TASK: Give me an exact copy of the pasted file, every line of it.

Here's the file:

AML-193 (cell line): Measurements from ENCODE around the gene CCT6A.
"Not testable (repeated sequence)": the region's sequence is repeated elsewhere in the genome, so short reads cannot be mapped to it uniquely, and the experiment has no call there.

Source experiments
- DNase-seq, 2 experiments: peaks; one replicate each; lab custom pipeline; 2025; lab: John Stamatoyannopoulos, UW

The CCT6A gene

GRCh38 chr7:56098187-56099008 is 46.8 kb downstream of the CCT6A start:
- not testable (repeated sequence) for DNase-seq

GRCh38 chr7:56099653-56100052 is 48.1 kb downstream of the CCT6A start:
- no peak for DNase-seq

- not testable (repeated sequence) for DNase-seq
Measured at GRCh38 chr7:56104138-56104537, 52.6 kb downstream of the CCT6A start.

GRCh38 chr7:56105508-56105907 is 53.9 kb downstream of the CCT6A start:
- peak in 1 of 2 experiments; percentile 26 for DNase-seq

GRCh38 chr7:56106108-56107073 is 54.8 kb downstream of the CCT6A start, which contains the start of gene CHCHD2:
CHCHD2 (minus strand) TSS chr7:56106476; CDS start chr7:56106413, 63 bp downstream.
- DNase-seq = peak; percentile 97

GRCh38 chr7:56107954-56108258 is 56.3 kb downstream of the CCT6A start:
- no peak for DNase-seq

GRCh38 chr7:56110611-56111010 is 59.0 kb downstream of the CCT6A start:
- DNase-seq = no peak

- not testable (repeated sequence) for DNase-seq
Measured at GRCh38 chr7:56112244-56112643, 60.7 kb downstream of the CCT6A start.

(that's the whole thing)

AML-193 (cell line): Measurements from ENCODE around the gene CCT6A.
"Not testable (repeated sequence)": the region's sequence is repeated elsewhere in the genome, so short reads cannot be mapped to it uniquely, and the experiment has no call there.

Source experiments
- DNase-seq, 2 experiments: peaks; one replicate each; lab custom pipeline; 2025; lab: John Stamatoyannopoulos, UW

The CCT6A gene

GRCh38 chr7:56098187-56099008 is 46.8 kb downstream of the CCT6A start:
- not testable (repeated sequence) for DNase-seq

GRCh38 chr7:56099653-56100052 is 48.1 kb downstream of the CCT6A start:
- no peak for DNase-seq

- not testable (repeated sequence) for DNase-seq
Measured at GRCh38 chr7:56104138-56104537, 52.6 kb downstream of the CCT6A start.

GRCh38 chr7:56105508-56105907 is 53.9 kb downstream of the CCT6A start:
- peak in 1 of 2 experiments; percentile 26 for DNase-seq

GRCh38 chr7:56106108-56107073 is 54.8 kb downstream of the CCT6A start, which contains the start of gene CHCHD2:
CHCHD2 (minus strand) TSS chr7:56106476; CDS start chr7:56106413, 63 bp downstream.
- DNase-seq = peak; percentile 97

GRCh38 chr7:56107954-56108258 is 56.3 kb downstream of the CCT6A start:
- no peak for DNase-seq

GRCh38 chr7:56110611-56111010 is 59.0 kb downstream of the CCT6A start:
- DNase-seq = no peak

- not testable (repeated sequence) for DNase-seq
Measured at GRCh38 chr7:56112244-56112643, 60.7 kb downstream of the CCT6A start.